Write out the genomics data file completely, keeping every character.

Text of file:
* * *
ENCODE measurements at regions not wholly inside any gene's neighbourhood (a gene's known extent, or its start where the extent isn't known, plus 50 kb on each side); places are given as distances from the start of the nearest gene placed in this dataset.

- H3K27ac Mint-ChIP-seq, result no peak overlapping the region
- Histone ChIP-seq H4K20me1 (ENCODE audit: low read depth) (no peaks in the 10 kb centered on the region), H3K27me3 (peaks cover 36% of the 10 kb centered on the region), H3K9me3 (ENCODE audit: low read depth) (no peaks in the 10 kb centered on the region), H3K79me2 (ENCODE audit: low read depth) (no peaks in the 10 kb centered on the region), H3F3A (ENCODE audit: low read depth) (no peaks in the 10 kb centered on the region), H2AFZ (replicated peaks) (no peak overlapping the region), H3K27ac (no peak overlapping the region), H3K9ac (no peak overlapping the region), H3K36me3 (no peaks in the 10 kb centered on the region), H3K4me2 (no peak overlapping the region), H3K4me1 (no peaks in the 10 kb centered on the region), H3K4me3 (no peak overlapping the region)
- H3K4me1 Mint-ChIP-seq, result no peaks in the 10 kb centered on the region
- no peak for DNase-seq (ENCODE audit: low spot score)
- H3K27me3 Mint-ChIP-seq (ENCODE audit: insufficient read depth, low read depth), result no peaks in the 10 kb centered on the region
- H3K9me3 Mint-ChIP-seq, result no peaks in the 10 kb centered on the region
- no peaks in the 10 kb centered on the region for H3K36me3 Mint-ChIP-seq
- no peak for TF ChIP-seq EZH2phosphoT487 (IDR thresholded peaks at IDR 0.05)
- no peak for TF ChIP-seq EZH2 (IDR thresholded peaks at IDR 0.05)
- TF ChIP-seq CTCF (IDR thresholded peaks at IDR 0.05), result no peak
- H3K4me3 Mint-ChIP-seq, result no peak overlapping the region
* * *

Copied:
ENCODE measurements at regions not wholly inside any gene's neighbourhood (a gene's known extent, or its start where the extent isn't known, plus 50 kb on each side); places are given as distances from the start of the nearest gene placed in this dataset.

- H3K27ac Mint-ChIP-seq, result no peak overlapping the region
- Histone ChIP-seq H4K20me1 (ENCODE audit: low read depth) (no peaks in the 10 kb centered on the region), H3K27me3 (peaks cover 36% of the 10 kb centered on the region), H3K9me3 (ENCODE audit: low read depth) (no peaks in the 10 kb centered on the region), H3K79me2 (ENCODE audit: low read depth) (no peaks in the 10 kb centered on the region), H3F3A (ENCODE audit: low read depth) (no peaks in the 10 kb centered on the region), H2AFZ (replicated peaks) (no peak overlapping the region), H3K27ac (no peak overlapping the region), H3K9ac (no peak overlapping the region), H3K36me3 (no peaks in the 10 kb centered on the region), H3K4me2 (no peak overlapping the region), H3K4me1 (no peaks in the 10 kb centered on the region), H3K4me3 (no peak overlapping the region)
- H3K4me1 Mint-ChIP-seq, result no peaks in the 10 kb centered on the region
- no peak for DNase-seq (ENCODE audit: low spot score)
- H3K27me3 Mint-ChIP-seq (ENCODE audit: insufficient read depth, low read depth), result no peaks in the 10 kb centered on the region
- H3K9me3 Mint-ChIP-seq, result no peaks in the 10 kb centered on the region
- no peaks in the 10 kb centered on the region for H3K36me3 Mint-ChIP-seq
- no peak for TF ChIP-seq EZH2phosphoT487 (IDR thresholded peaks at IDR 0.05)
- no peak for TF ChIP-seq EZH2 (IDR thresholded peaks at IDR 0.05)
- TF ChIP-seq CTCF (IDR thresholded peaks at IDR 0.05), result no peak
- H3K4me3 Mint-ChIP-seq, result no peak overlapping the region